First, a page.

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Mobile Information Systems
Volume 2016 (2016), Article ID 2682869, 16 pages
http://dx.doi.org/10.1155/2016/2682869
Research Article

Improving Accuracy and Simplifying Training in Fingerprinting-Based Indoor Location Algorithms at Room Level

Department of Telematics Engineering, Universidad Carlos III de Madrid, 28911 Leganes, Spain

Received 9 August 2015; Revised 14 December 2015; Accepted 5 January 2016

Academic Editor: Francesco Gringoli

Copyright © 2016 Mario Muñoz-Organero and Claudia Brito-Pacheco. This is an open access article distributed under the Creative Commons Attribution License, which permits unrestricted use, distribution, and reproduction in any medium, provided the original work is properly cited.

Abstract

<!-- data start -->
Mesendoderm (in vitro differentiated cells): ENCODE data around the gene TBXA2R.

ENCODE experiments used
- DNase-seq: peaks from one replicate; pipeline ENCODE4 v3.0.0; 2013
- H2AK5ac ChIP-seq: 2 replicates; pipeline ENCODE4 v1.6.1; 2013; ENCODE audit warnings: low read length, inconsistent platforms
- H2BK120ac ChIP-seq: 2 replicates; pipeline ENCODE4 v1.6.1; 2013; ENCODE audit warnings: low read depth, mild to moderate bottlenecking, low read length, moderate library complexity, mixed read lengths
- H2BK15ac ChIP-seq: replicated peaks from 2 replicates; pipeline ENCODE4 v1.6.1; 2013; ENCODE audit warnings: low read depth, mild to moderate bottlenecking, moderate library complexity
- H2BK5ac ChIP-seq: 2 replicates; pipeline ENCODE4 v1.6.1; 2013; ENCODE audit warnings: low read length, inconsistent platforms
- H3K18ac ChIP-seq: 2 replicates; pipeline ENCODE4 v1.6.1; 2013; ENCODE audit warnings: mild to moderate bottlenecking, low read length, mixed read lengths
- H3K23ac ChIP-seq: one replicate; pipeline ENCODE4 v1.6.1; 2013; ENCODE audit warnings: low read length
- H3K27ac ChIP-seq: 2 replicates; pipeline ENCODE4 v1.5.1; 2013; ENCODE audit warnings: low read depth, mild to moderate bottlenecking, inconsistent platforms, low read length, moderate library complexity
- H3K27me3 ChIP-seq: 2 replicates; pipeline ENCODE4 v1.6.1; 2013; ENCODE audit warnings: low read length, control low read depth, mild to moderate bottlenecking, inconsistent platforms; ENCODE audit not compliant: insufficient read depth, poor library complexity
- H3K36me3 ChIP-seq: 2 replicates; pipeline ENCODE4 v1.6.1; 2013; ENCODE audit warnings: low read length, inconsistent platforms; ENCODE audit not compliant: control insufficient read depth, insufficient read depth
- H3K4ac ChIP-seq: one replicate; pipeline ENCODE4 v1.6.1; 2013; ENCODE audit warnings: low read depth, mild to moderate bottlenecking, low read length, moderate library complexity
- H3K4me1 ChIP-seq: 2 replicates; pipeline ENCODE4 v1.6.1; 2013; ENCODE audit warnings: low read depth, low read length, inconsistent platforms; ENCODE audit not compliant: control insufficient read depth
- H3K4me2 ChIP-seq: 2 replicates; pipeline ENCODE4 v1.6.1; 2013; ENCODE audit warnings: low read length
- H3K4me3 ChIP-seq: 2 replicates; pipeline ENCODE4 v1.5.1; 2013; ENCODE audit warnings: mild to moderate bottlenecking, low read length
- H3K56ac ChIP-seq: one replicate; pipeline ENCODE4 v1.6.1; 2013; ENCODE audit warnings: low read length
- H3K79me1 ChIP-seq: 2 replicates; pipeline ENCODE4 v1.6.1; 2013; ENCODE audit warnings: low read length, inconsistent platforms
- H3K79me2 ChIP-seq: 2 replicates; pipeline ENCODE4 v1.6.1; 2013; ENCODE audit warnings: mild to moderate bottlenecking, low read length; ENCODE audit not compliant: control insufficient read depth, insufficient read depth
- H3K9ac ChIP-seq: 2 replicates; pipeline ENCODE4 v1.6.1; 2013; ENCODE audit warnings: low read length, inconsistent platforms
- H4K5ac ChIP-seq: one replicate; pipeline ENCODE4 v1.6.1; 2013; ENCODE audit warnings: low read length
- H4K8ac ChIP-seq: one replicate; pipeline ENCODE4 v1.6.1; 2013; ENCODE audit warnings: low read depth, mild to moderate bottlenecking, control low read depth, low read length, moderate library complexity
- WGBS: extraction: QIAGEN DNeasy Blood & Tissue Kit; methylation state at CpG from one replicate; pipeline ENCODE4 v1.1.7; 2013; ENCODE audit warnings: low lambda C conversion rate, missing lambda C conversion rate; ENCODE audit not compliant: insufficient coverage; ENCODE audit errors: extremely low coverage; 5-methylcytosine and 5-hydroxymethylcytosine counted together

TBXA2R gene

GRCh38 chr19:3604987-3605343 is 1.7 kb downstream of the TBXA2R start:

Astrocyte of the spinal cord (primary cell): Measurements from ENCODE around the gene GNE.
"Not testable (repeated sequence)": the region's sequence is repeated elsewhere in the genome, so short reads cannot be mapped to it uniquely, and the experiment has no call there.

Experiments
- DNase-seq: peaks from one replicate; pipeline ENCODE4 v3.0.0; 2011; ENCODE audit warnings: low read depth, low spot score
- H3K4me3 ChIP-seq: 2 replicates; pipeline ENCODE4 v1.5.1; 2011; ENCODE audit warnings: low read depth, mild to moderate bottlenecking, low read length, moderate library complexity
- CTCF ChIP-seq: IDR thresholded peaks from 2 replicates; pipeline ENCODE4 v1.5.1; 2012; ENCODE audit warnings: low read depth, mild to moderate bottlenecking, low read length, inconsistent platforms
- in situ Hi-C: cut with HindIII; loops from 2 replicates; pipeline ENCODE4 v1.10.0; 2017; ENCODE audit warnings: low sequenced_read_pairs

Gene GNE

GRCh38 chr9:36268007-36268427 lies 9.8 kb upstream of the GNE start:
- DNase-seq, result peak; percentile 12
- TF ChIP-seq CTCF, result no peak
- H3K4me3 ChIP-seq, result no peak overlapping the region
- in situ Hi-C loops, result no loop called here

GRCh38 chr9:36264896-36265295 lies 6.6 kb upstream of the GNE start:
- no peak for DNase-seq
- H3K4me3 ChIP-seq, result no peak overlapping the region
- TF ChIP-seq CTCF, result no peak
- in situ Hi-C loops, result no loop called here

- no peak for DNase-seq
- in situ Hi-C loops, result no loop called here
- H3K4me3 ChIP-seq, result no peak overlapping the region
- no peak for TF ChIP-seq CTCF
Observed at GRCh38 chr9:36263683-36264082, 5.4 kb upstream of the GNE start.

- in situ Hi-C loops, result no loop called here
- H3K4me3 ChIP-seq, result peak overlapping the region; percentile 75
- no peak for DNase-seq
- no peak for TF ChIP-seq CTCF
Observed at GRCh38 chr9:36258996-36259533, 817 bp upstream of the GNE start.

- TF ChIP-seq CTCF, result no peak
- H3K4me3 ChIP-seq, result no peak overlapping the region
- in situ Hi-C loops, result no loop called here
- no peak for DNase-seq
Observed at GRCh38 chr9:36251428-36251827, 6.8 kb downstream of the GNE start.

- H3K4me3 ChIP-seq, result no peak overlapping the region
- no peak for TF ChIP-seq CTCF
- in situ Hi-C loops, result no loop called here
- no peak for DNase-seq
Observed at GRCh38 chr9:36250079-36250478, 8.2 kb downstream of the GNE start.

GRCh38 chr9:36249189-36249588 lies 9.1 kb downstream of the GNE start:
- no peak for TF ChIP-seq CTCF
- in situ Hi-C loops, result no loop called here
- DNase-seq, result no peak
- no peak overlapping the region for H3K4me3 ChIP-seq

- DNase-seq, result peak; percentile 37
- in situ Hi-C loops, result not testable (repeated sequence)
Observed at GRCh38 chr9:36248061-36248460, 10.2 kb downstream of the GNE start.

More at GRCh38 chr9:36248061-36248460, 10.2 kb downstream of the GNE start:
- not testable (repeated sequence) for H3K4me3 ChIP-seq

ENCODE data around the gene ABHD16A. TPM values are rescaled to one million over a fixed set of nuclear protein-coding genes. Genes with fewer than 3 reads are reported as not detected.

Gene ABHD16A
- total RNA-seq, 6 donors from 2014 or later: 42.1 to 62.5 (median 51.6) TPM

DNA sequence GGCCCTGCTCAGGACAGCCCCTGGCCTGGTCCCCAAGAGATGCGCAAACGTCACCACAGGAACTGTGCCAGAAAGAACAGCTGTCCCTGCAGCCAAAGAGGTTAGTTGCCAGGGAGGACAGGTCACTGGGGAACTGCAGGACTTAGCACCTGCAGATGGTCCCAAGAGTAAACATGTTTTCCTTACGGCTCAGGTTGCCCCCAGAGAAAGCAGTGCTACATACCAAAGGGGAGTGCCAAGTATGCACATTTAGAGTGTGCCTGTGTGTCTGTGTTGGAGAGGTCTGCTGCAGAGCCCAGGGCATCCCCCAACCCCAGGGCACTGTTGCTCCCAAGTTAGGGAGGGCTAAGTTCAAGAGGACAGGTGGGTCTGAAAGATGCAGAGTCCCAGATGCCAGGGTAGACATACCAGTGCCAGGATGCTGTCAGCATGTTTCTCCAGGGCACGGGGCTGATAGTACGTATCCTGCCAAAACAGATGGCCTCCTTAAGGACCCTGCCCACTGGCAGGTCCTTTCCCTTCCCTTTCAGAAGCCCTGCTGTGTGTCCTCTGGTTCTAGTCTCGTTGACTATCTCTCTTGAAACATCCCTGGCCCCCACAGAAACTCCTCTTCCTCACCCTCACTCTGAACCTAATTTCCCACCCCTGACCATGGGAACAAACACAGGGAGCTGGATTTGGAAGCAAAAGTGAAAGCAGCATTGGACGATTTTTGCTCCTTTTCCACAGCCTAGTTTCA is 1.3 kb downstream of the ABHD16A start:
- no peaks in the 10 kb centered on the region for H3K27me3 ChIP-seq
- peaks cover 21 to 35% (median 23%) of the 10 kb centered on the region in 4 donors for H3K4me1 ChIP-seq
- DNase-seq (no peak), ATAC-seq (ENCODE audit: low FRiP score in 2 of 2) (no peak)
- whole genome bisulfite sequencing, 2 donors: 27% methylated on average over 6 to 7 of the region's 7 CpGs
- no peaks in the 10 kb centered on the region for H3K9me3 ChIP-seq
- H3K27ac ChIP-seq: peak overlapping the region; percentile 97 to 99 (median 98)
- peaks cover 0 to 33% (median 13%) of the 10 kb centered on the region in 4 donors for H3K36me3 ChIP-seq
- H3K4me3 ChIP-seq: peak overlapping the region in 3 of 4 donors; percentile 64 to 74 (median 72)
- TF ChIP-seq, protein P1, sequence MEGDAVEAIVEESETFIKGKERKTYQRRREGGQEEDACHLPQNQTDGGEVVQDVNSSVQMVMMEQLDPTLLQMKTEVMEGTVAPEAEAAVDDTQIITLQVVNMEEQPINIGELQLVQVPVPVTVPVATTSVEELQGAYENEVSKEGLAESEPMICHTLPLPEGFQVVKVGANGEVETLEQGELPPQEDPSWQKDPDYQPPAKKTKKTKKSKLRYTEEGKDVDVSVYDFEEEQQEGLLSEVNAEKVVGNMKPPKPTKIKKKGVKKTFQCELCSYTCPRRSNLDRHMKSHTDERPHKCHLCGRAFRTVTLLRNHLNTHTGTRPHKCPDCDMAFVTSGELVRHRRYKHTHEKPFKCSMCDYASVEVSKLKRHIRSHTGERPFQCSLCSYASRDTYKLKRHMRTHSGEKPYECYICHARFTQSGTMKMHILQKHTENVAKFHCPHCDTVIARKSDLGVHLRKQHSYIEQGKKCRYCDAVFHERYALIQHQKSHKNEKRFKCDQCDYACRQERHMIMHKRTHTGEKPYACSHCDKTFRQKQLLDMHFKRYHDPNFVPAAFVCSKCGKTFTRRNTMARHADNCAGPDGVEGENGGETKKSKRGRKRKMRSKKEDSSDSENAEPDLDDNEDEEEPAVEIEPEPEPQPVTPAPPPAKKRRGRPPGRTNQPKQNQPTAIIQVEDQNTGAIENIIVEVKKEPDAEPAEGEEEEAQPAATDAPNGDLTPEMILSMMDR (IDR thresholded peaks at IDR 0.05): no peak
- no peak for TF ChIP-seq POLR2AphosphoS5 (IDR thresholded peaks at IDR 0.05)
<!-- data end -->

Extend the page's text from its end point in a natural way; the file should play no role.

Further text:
Fingerprinting-based algorithms are popular in indoor location systems based on mobile devices. Comparing the RSSI (Received Signal Strength Indicator) from different radio wave transmitters, such as Wi-Fi access points, with prerecorded fingerprints from located points (using different artificial intelligence algorithms), fingerprinting-based systems can locate unknown points with a few meters resolution. However, training the system with already located fingerprints tends to be an expensive task both in time and in resources, especially if large areas are to be considered. Moreover, the decision algorithms tend to be of high memory and CPU consuming in such cases and so does the required time for obtaining the estimated location for a new fingerprint. In this paper, we study, propose, and validate a way to select the locations for the training fingerprints which reduces the amount of required points while improving the accuracy of the algorithms when locating points at room level resolution. We present a comparison of different artificial intelligence decision algorithms and select those with better results. We do a comparison with other systems in the literature and draw conclusions about the improvements obtained in our proposal. Moreover, some techniques such as filtering nonstable access points for improving accuracy are introduced, studied, and validated.